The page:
The Texas Windstorm Insurance Association puts more burdens on the taxpayer than any similar entity in any other state. Premiums on high-end houses do represent a large share of TWIA’s total income but they also represent a large share of total risk placed on taxpayers. If the state is to maintain a publicly run wind insurer, it should focus its efforts on people of modest means.
TWIA’s maximum coverage rates are excessive when compared to other state wind pools.
High end homes in Texas represent a disproportionate share of TWIA’s risk exposure and therefore a disproportionately high share of the root causes of the state’s hurricane tax risk. The private market for high value dwelling coverage is extremely competitive and robust, even at the most vulnerable coastal locations.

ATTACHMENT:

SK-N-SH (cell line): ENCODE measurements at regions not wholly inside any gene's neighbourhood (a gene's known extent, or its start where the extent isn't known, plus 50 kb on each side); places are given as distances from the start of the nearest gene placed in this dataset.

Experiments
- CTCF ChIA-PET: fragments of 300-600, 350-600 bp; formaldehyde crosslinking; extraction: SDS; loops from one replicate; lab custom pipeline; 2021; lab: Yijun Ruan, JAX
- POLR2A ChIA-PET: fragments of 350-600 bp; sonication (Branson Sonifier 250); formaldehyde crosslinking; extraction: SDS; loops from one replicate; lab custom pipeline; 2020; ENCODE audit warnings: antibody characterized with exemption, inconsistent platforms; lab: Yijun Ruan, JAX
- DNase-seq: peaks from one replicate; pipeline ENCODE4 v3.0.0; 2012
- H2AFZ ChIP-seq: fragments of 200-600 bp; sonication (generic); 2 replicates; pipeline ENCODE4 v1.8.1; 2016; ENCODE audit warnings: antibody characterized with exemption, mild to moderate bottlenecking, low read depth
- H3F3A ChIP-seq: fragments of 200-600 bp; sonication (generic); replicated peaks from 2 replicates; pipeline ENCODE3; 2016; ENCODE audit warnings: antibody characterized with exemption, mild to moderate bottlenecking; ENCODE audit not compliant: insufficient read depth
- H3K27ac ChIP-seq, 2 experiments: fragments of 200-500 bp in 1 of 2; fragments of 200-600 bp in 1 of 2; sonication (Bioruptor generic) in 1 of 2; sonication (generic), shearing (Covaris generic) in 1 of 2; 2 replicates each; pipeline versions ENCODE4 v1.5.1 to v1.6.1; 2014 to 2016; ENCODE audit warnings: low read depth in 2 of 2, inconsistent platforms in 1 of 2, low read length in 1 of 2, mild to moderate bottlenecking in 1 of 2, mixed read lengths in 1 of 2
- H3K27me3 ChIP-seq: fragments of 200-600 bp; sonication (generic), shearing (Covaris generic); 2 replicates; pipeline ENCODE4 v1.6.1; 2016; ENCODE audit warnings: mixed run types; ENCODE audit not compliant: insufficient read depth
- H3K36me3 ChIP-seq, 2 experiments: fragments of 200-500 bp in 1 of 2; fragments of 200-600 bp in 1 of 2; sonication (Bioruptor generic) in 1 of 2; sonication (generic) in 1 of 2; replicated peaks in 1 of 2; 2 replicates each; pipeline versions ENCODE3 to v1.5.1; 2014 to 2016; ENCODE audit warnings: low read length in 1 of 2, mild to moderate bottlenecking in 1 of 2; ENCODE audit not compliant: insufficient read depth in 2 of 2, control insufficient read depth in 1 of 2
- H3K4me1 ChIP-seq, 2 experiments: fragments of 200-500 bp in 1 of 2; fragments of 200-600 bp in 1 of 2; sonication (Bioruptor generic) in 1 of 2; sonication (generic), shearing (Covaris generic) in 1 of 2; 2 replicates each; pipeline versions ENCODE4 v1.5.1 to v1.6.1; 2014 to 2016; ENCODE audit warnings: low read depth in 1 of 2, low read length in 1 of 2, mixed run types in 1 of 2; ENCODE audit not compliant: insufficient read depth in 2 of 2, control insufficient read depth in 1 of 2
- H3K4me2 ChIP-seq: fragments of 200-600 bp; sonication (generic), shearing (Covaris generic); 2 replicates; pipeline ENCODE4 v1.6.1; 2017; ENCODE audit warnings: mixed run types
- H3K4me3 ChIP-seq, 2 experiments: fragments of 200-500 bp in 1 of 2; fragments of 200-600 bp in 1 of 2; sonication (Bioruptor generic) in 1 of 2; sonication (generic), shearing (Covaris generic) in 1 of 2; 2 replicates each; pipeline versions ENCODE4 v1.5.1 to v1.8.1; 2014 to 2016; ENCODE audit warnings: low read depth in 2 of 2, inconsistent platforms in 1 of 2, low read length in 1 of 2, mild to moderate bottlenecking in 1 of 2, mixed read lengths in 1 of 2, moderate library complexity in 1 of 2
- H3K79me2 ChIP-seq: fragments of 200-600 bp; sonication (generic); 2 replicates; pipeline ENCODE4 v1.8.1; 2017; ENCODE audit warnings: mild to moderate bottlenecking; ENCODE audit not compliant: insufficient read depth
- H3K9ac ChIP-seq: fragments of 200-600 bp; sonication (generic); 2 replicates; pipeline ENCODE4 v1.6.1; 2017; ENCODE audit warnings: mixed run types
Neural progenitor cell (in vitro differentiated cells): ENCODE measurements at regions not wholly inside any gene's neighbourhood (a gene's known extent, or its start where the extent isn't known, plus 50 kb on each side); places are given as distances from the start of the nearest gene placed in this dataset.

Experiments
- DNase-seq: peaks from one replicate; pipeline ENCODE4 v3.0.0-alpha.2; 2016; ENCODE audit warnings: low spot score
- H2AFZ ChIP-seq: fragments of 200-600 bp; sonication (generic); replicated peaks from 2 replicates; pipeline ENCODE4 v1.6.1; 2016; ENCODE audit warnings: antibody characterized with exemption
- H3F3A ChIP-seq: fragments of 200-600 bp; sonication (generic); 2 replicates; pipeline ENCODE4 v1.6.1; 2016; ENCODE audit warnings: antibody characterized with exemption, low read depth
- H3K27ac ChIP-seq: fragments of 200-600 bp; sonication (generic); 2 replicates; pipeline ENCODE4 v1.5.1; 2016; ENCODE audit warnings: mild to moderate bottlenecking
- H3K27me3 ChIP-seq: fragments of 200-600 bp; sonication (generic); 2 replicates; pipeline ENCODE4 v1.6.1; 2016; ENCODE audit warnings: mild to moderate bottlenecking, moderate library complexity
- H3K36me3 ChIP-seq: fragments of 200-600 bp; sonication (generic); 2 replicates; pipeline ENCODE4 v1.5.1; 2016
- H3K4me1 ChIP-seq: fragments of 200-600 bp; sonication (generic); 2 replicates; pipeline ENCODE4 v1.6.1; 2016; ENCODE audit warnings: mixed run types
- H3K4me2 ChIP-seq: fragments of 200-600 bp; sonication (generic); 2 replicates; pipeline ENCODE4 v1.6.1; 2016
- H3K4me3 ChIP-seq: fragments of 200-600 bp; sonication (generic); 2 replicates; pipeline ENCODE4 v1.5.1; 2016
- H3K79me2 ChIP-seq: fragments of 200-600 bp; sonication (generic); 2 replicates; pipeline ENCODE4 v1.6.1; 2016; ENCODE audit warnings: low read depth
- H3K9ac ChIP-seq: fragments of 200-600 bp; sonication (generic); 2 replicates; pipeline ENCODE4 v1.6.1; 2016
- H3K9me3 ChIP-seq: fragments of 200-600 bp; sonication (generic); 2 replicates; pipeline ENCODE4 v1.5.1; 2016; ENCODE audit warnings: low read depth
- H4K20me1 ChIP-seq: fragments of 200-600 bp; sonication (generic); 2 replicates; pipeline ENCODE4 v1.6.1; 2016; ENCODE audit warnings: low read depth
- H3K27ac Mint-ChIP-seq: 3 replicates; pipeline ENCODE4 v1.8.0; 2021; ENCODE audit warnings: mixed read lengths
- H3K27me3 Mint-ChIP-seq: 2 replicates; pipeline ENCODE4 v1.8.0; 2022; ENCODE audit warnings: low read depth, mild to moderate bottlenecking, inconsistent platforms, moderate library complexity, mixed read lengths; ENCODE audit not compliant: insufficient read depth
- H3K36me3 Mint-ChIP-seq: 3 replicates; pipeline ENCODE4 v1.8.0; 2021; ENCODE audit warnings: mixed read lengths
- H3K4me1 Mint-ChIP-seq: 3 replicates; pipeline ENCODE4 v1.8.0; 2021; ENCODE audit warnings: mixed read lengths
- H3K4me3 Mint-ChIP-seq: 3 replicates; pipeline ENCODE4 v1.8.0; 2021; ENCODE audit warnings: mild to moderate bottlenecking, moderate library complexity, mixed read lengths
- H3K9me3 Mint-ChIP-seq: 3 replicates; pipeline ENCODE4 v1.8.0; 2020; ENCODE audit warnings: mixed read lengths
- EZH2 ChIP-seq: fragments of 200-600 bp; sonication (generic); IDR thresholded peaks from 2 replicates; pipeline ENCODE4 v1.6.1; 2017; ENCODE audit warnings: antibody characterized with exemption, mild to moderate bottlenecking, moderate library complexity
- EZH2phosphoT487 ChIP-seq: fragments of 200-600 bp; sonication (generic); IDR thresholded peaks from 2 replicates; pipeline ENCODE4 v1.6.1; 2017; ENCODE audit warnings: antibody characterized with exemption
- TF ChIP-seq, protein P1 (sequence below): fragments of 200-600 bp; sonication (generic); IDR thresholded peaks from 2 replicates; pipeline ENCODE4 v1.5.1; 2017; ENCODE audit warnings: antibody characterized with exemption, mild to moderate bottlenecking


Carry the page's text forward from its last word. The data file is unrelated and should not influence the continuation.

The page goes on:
If TWIA lowers its coverage limits, it will consume less premium dollars, but reduce the risk on taxpayers. Decreasing the threat to the public treasury coupled with the depopulation of TWIA should be the goal of any type of reform.